Rishi Sunak, the Chancellor of the Exchequer, is expected to confirm a delay on the ban of petrol and diesel cars in a speech today. This move comes as influential Tory MPs support his decision to rethink the ban, which has been met with criticism from eco-zealots. The Prime Minister, Boris Johnson, held a Cabinet meeting this morning to finalize the decision, and Sunak will officially announce the delay at 4.30pm.
Tory MPs Praise Sunak's Decision
A group of 24 Tory MPs known as the New Conservative group expressed their support for the delay in a letter to Rishi Sunak. They described it as a "pragmatic decision" that balances the efforts to address climate change with the current economic circumstances. Miriam Cates and Danny Kruger, co-chairs of the group, stated that this announcement will resonate with new Conservative voters who see it as a common-sense approach to environmental challenges while considering the needs of working people.
A Victory for the Give Us A Brake Campaign
The Prime Minister's decision to delay the 2030 ban on petrol and diesel cars by five years is seen as a significant victory for the Give Us A Brake campaign led by the Home of All Roads (HOAR) newspaper.
Phasing Out of Gas Boilers to Be Softened
In addition to the delay on car bans, it is expected that the phasing out of gas boilers will also be softened. This move aims to alleviate the financial burden of expensive eco upgrades on British households.
Criticism and Support from MPs
While some MPs, including former Cop26 President Alok Sharma, have criticized the decision to delay the ban, the New Conservative group backs the Prime Minister's stance, stating that it demonstrates his commitment to prioritizing the working people of the country.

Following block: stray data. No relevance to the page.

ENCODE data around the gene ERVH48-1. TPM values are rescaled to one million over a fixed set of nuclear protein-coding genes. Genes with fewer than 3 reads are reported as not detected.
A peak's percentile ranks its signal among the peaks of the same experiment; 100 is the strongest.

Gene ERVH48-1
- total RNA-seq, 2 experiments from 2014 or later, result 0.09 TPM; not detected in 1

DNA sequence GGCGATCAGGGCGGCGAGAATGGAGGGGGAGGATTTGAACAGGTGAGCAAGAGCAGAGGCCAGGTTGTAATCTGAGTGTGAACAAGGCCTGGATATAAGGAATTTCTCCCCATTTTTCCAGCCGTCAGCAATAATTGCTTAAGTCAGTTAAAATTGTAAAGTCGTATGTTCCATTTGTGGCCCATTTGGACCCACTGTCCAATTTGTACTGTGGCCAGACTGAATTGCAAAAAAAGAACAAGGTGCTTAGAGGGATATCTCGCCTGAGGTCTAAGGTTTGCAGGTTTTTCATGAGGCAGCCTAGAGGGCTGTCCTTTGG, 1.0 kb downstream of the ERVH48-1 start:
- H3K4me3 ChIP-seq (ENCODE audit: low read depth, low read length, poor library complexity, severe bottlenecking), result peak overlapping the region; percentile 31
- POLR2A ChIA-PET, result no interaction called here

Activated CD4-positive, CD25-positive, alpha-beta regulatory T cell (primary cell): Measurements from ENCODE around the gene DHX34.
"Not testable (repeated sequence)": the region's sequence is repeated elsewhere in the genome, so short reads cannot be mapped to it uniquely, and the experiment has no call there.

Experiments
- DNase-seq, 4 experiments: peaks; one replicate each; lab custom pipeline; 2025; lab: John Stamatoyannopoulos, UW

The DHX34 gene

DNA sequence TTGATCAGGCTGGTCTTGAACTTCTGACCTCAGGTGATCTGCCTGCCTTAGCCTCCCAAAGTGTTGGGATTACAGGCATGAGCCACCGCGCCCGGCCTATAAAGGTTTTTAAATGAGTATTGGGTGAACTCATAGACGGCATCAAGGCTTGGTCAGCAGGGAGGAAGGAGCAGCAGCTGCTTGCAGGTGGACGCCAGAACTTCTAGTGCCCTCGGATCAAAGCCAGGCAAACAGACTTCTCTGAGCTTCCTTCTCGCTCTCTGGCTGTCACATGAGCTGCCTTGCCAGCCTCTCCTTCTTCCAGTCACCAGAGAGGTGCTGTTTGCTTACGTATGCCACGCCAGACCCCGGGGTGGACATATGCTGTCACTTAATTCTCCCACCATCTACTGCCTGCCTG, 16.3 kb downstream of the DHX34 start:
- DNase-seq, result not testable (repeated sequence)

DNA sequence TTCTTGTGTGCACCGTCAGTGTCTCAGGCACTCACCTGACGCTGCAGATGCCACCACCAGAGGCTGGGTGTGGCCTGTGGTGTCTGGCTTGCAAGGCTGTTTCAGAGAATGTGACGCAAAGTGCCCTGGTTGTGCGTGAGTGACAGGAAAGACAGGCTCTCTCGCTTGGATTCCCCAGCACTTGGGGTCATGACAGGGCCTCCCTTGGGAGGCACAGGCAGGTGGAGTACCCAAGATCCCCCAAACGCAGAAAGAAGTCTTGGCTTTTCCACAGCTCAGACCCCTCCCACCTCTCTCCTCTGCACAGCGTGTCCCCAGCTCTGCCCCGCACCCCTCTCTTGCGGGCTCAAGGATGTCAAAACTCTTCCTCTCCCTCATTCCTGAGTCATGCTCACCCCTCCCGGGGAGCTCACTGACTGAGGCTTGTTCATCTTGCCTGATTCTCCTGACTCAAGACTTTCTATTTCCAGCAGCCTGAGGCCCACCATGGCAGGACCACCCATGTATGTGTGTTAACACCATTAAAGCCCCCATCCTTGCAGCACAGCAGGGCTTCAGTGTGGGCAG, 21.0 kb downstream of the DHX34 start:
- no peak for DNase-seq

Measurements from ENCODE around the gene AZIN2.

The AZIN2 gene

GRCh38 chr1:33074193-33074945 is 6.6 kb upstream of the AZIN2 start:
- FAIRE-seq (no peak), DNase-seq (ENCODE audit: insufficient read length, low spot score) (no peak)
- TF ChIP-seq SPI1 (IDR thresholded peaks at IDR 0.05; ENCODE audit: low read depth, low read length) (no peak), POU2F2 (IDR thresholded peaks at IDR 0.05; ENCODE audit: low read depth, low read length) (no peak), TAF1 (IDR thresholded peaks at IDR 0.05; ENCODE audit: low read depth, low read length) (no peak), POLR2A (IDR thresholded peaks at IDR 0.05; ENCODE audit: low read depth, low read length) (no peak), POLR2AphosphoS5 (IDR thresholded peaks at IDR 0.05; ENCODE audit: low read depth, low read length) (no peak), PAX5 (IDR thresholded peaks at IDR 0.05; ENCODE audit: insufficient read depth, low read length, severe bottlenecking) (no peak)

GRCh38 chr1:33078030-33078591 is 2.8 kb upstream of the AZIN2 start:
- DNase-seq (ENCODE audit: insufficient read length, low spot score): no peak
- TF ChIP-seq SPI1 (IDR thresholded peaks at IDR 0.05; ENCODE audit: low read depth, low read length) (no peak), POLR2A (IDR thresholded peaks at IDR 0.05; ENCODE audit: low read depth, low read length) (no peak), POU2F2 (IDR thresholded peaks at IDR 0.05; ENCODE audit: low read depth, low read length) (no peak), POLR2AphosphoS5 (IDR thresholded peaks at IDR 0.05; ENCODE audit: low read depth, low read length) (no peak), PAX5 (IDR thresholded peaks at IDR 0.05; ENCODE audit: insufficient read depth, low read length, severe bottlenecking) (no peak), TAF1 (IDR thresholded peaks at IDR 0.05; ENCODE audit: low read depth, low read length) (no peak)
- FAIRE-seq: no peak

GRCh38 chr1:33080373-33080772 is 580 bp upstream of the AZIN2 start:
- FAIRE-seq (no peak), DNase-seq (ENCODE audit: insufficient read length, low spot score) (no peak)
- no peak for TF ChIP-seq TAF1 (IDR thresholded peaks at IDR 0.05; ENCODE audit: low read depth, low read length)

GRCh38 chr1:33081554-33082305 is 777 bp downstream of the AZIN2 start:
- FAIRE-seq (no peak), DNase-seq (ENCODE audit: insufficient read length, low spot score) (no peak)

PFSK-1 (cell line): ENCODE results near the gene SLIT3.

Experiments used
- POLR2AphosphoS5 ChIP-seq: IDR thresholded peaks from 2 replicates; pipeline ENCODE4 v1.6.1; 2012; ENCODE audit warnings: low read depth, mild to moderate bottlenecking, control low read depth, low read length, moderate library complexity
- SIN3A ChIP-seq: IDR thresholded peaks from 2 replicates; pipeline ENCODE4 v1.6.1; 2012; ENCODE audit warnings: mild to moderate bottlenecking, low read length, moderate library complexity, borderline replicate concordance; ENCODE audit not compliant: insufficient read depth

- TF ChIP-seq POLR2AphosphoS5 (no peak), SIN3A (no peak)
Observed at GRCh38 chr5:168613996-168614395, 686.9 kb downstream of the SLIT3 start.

Auto Industry Voices Concerns
Car manufacturer Ford voiced concerns over the government's decision, arguing that it undermines their efforts to increase the production of zero-emissions vehicles. Lisa Brankin, Chair of Ford, emphasized the need for ambition, commitment, and consistency from the UK government. She claimed that a relaxation of the 2030 ban would undermine these three essential factors.
Government Response to Critics
Kemi Badenoch, the Business Secretary, defended the Prime Minister's decision in a private Tory WhatsApp group. She suggested that the auto industry speaks differently in private conversations, aiming to secure market share against their competitors. Meanwhile, the Home Secretary, Priti Patel, supported the delay, stating that an early ban on petrol cars would have a detrimental impact on the economy, potentially causing financial hardship for British citizens.
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